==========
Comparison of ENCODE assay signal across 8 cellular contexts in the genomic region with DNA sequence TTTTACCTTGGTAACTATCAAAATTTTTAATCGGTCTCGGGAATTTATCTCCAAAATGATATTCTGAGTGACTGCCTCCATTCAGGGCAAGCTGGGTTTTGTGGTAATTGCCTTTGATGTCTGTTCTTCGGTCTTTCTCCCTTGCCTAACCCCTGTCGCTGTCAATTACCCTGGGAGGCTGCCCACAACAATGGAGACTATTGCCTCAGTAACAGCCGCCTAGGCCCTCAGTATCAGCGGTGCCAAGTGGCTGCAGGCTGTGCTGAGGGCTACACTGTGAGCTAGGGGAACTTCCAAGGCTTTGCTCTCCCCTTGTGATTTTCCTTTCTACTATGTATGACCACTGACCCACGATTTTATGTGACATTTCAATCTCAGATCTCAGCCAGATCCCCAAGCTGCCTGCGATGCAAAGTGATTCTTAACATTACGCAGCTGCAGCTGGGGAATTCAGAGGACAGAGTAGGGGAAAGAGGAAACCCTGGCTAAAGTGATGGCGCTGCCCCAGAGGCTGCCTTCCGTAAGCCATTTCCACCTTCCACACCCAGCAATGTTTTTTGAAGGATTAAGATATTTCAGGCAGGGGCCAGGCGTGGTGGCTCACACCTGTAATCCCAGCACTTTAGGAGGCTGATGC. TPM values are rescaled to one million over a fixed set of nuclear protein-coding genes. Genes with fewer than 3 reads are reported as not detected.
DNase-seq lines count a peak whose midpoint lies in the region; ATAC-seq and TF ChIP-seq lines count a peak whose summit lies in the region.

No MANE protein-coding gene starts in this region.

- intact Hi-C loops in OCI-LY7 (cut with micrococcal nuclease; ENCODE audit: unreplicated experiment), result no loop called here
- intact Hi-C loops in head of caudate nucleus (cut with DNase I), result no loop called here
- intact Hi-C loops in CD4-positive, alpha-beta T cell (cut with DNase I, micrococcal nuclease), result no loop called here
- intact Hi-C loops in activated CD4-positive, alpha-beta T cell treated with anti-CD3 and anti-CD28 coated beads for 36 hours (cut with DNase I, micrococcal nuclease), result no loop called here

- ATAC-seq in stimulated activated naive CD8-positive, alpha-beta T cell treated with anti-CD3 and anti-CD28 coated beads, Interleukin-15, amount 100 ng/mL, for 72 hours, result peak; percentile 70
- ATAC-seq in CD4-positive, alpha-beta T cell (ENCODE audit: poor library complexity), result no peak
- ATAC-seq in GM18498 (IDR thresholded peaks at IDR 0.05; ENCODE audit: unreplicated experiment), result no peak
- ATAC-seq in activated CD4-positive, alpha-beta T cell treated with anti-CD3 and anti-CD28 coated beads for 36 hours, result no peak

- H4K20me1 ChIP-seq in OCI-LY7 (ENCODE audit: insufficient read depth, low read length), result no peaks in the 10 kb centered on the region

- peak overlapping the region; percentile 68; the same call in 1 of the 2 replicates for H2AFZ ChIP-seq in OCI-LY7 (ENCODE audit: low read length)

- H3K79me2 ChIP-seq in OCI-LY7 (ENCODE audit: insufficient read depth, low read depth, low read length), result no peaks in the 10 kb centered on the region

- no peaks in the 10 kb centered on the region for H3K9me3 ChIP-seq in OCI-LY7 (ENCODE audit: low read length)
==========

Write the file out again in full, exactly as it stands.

Comparison of ENCODE assay signal across 8 cellular contexts in the genomic region with DNA sequence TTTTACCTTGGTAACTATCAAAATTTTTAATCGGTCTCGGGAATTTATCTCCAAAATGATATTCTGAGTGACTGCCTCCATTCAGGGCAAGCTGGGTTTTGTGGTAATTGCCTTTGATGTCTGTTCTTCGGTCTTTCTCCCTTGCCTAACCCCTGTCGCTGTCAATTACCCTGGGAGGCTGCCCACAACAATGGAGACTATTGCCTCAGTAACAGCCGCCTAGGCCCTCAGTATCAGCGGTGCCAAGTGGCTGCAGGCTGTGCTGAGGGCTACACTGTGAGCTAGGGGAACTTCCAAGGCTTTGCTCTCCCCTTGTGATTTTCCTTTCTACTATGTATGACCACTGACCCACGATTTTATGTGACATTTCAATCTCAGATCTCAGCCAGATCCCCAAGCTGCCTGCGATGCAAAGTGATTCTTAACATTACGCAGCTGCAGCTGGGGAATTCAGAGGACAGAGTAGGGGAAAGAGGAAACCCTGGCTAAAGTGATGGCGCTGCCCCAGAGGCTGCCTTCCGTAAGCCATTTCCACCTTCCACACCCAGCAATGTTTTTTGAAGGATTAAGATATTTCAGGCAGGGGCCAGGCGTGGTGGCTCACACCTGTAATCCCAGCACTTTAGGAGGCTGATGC. TPM values are rescaled to one million over a fixed set of nuclear protein-coding genes. Genes with fewer than 3 reads are reported as not detected.
DNase-seq lines count a peak whose midpoint lies in the region; ATAC-seq and TF ChIP-seq lines count a peak whose summit lies in the region.

No MANE protein-coding gene starts in this region.

- intact Hi-C loops in OCI-LY7 (cut with micrococcal nuclease; ENCODE audit: unreplicated experiment), result no loop called here
- intact Hi-C loops in head of caudate nucleus (cut with DNase I), result no loop called here
- intact Hi-C loops in CD4-positive, alpha-beta T cell (cut with DNase I, micrococcal nuclease), result no loop called here
- intact Hi-C loops in activated CD4-positive, alpha-beta T cell treated with anti-CD3 and anti-CD28 coated beads for 36 hours (cut with DNase I, micrococcal nuclease), result no loop called here

- ATAC-seq in stimulated activated naive CD8-positive, alpha-beta T cell treated with anti-CD3 and anti-CD28 coated beads, Interleukin-15, amount 100 ng/mL, for 72 hours, result peak; percentile 70
- ATAC-seq in CD4-positive, alpha-beta T cell (ENCODE audit: poor library complexity), result no peak
- ATAC-seq in GM18498 (IDR thresholded peaks at IDR 0.05; ENCODE audit: unreplicated experiment), result no peak
- ATAC-seq in activated CD4-positive, alpha-beta T cell treated with anti-CD3 and anti-CD28 coated beads for 36 hours, result no peak

- H4K20me1 ChIP-seq in OCI-LY7 (ENCODE audit: insufficient read depth, low read length), result no peaks in the 10 kb centered on the region

- peak overlapping the region; percentile 68; the same call in 1 of the 2 replicates for H2AFZ ChIP-seq in OCI-LY7 (ENCODE audit: low read length)

- H3K79me2 ChIP-seq in OCI-LY7 (ENCODE audit: insufficient read depth, low read depth, low read length), result no peaks in the 10 kb centered on the region

- no peaks in the 10 kb centered on the region for H3K9me3 ChIP-seq in OCI-LY7 (ENCODE audit: low read length)